Did Stuxnet Actually Improve Iran’s Nuclear Capabilities?
Friedrich Nietzsche is credited with the old saying: “That which does not kill us makes us stronger.” Today there’s an interesting report concerning Stuxnet and the Iranian nuclear research program that is proving it.
The U.K.’s Telegraph has a story today on a report in a British academic journal, arguing that the Stuxnet malware used to attack and sabotage Iranian nuclear enrichment sites in 2010 may have had the net effect of helping Iran get better at enriching uranium.
Stuxnet, you’ll recall, is the most famous of a series of cyber weapons said to have been used by the U.S. and Israel in a series of joint operations meant to sabotage and delay the ability of Iranian nuclear scientists to enrich uranium and eventually build a nuclear bomb.
Never officially acknowledged by either the U.S. or Israel, the Stuxnet source code was taken apart by computer-security researchers who determined that only a motivated government could have the resources to build it. And the only motivated governments in the world with sufficient know-how are the U.S. and Israel, their argument went. The New York Times finally all but proved them right.
Using data gathered from the International Atomic Energy Agency, King’s College researcher Ivanka Barzashka concluded that the Stuxnet attacks exposed weaknesses in Iranian systems that would otherwise have gone undetected, and which have since been patched. Since then, she said, Iran has regrouped and actually boosted its capacity to enrich uranium.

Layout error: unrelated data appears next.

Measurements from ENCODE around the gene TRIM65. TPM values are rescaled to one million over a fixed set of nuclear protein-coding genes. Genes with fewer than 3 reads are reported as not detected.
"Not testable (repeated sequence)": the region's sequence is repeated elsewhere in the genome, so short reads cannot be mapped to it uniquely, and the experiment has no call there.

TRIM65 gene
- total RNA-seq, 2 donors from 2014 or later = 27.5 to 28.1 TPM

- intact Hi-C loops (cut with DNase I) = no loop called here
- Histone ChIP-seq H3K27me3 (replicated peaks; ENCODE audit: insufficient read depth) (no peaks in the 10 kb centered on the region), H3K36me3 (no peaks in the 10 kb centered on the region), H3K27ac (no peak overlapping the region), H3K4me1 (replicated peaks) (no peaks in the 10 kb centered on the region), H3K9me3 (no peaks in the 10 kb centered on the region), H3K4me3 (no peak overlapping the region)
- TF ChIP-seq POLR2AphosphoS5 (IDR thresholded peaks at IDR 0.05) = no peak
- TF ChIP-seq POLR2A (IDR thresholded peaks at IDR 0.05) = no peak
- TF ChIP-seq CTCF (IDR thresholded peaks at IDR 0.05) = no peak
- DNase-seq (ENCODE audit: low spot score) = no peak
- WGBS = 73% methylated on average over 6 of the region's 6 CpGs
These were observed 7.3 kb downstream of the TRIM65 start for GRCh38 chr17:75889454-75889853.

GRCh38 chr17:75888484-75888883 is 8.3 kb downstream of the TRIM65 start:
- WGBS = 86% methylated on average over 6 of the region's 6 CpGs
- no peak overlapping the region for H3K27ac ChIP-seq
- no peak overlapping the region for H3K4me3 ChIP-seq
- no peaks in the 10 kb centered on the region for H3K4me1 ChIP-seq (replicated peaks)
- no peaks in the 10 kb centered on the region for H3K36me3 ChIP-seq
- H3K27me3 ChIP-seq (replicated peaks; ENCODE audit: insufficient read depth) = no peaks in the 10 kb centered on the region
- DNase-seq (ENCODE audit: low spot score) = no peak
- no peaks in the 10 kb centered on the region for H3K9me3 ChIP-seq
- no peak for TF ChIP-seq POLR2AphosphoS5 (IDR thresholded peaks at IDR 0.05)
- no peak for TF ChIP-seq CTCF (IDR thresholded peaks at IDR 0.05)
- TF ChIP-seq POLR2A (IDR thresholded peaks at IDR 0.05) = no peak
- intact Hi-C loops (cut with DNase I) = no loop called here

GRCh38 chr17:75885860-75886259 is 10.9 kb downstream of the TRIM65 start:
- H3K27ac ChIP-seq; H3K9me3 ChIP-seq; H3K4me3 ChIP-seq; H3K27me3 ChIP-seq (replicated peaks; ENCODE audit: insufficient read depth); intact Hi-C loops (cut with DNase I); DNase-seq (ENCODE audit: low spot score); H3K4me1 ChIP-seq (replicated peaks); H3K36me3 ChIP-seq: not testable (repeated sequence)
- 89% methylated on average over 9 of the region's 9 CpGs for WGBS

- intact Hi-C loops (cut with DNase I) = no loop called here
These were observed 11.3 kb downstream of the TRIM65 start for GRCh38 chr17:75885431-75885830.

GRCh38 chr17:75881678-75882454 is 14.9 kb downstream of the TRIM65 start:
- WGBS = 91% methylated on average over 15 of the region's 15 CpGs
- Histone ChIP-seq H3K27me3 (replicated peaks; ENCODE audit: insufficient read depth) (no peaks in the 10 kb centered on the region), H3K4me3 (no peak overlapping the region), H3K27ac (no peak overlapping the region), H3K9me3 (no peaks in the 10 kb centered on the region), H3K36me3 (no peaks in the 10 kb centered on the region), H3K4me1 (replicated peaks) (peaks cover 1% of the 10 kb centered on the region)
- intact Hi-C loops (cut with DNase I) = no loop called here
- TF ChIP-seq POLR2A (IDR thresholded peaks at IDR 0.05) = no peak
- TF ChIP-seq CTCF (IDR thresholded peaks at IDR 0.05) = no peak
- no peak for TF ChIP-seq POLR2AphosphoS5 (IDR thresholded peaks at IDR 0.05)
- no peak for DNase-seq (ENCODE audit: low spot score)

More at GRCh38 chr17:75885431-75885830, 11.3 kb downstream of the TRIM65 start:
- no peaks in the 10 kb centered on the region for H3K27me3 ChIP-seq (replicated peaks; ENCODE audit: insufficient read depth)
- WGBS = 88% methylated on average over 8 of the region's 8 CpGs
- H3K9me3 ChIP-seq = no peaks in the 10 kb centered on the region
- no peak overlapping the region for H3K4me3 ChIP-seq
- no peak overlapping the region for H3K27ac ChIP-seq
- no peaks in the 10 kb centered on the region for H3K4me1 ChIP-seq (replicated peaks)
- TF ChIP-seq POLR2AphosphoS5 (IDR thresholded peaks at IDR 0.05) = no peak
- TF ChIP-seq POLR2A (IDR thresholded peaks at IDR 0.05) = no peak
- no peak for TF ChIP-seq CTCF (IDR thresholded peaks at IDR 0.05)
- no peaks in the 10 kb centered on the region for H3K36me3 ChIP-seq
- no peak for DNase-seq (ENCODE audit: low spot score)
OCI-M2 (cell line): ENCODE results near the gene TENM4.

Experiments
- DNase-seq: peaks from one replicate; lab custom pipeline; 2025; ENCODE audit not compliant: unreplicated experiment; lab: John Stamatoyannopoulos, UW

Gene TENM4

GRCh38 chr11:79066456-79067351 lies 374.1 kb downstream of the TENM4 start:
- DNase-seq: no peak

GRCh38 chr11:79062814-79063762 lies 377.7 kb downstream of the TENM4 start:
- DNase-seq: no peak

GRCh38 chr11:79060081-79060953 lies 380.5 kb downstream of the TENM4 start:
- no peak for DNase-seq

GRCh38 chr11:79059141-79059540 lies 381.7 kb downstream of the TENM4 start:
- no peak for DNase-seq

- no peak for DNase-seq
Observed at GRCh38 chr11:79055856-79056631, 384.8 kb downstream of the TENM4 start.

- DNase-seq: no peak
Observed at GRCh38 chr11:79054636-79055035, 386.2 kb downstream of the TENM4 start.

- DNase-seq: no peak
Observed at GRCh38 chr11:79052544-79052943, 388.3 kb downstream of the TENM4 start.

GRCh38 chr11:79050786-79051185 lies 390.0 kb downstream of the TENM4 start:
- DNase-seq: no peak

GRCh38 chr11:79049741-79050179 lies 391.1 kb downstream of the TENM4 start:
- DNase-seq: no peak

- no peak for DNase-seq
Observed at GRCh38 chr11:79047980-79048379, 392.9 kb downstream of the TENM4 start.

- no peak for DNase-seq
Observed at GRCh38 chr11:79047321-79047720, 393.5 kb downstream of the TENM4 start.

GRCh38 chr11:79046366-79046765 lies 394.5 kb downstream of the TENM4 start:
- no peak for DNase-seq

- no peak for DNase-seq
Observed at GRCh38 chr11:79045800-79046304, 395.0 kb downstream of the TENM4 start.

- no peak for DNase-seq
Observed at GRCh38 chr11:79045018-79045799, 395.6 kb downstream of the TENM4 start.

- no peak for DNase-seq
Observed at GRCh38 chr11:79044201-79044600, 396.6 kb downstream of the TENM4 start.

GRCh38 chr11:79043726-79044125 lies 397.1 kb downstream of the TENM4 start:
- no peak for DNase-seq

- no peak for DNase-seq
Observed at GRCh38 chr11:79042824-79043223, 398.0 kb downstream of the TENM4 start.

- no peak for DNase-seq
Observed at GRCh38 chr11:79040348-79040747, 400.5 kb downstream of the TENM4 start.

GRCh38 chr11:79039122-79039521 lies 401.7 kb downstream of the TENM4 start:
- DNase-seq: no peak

The story goes that the Stuxnet worm was introduced in 2009 via a series of USB drives dropped by intelligence operatives near a targeted facility at Natanz. The worm penetrated computers running pretty much any variant of Microsoft’s Windows, looking for a specific set of machines hooked up to a series of Siemens programmable logic controllers — computers that sit between desktop PCs and industrial equipment like, say, nuclear centrifuges.
What it did was show operators a screen depicting centrifuges running normally, while at the same time issuing commands to those centrifuges to spin too fast. Ultimately, several of them exploded. The estimate at the time was that Iran’s nuclear efforts had been set back by two years. It has now been four years since that attack was alleged to have taken place. If Barzashka’s findings are confirmed — and that’s admittedly not going to be easy — it would raise some serious questions about whether or not the Stuxnet attacks were such a good idea in the first place.